exemplified here, is not uncommon in cyclothymia. We also would like to point out the special relationship of the moods to artistic productivity which occur in up to 8 per cent of cyclothymic depressions/88) The 4-day threshold for hypomania in the official diagnostic manuals is too conservative; as shown in this case, most patients with cyclothymia (and bipolar II disorder) report a threshold of 1 to 3 days (though on occasion, one would observe a hypomanic duration of 1 week or longer). (7,.89 It is also noteworthy that the episodes are short-lived and do not reach the duration threshold for rapid cycling. Sometimes, the term 'ultra rapid cycling' is used for these patients, but we prefer to reserve this for extremely severe cases who require hospitalization. The short cycle length in cyclothymia is, in part, a selection artefact: the universe of patients with bipolar disorder is composed of an extreme variety of overlapping patterns. (8)

The relationship of a cyclothymic temperament to the bipolar spectrum is more complex than that of dysthymia to major depressive disorder. Although cyclothymia can be observed in some patients with full-blown manic-depressive illness (bipolar I with severe or hospitalized mania), it is more commonly associated with the bipolar II pattern (of recurrent major depression with self-limited hypomanias). In a recent French national study of patients with major depression, (9) 88 per cent of those with a cyclothymic disposition belonged to the bipolar II subtype. (Mania, by contrast, has been reported to more likely represent either an extension of hyperthymic traits, or a reversal from a depressive temperamental baseline. (90))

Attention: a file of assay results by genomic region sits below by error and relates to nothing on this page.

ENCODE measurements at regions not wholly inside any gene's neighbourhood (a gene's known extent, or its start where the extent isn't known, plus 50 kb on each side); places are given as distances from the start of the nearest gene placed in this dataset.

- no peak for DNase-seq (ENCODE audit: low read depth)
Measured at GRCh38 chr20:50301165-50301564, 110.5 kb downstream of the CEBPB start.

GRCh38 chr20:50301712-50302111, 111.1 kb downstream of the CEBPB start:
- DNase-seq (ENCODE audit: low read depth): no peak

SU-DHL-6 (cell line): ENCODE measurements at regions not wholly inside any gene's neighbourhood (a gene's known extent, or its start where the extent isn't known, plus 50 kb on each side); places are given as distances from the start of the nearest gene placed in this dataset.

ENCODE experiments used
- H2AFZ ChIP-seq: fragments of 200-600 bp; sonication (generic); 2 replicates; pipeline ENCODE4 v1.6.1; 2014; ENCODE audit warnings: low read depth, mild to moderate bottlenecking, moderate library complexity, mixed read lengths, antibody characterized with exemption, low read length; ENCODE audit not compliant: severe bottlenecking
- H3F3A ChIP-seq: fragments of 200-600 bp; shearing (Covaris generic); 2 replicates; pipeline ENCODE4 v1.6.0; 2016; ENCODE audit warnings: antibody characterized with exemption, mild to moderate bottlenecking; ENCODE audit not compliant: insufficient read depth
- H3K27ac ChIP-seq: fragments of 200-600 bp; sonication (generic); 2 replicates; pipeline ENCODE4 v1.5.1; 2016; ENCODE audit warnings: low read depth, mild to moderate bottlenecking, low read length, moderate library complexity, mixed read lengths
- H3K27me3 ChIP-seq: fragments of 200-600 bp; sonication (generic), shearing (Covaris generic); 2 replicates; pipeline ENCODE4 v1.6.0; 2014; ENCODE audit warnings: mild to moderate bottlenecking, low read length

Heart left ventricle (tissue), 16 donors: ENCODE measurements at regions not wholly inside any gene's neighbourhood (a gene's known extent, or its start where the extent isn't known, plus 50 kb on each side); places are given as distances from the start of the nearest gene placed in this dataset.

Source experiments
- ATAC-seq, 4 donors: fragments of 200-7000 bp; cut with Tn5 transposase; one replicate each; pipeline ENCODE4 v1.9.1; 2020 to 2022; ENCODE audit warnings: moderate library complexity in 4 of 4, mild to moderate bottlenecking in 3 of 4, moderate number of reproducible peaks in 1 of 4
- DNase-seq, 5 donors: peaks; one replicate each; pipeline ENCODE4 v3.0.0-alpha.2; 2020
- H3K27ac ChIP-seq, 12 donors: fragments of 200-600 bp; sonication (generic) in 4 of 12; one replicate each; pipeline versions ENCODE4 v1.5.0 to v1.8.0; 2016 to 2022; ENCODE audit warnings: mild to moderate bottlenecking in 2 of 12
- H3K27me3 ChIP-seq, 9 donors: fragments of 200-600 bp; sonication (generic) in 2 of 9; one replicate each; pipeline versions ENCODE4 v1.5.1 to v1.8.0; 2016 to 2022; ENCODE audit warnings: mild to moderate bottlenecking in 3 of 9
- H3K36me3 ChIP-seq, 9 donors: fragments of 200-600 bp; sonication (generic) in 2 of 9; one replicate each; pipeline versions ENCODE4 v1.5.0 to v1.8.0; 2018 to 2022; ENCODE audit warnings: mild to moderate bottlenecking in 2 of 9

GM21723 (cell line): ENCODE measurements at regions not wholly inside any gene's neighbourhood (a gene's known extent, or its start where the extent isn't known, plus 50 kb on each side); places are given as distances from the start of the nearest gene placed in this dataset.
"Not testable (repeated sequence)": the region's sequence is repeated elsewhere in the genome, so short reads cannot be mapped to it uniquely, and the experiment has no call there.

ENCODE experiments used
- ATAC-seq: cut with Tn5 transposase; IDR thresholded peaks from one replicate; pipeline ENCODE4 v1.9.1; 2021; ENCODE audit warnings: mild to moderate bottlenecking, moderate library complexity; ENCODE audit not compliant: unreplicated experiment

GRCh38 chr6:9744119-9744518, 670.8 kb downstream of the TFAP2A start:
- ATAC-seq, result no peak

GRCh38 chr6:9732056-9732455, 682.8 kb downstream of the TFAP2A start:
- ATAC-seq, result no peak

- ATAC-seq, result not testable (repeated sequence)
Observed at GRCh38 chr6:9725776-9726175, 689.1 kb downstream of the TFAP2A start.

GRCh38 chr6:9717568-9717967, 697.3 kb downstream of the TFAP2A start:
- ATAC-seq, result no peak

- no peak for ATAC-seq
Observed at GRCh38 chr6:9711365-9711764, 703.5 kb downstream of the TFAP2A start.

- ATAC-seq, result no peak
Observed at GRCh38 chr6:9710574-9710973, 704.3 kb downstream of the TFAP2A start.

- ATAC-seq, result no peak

One-third of patients with cyclothymia studied by us on a prospective basis, progressed to spontaneous affective episodes with more protracted hypomanias and clinical (major) depression (Table.6). Thus, 6 per cent of the original cyclothymic cohort could be reclassified as bipolar I, and 30 per cent as bipolar II. The tendency to switch to hypomania was further augmented by the administration of antidepressants. A larger and more recent National Institute of Mental Health study (91) of patients with major depression who switched to bipolar II during a prospective observation period of up to 11 years, found that a temperamental mix of 'mood-labile', 'energetic-active', and 'daydreaming' traits (reminiscent of Kretschmer's concept of the cyclothymic temperament (39) were the most specific predictors of such outcome. Limited data(92) also exist on the importance of these temperamental factors in predicting which of the offspring of bipolar probands will progress to clinical episodes.

Table 6 Prospective 1- to 2-year course of cyclothymic subjects

The foregoing clinical and course characteristics suggest that a cyclothymic temperament leading to major depressive recurrences represents a distinct longitudinal pattern of 'cyclothymic depression', and which appears to capture the core features of bipolar II disorder in contemporary clinical practice. (891) Because hypomanic episodes cannot be easily ascertained by history, assessing cyclothymia in clinically depressed patients represents a more sensitive and specific approach to the diagnosis of bipolar II.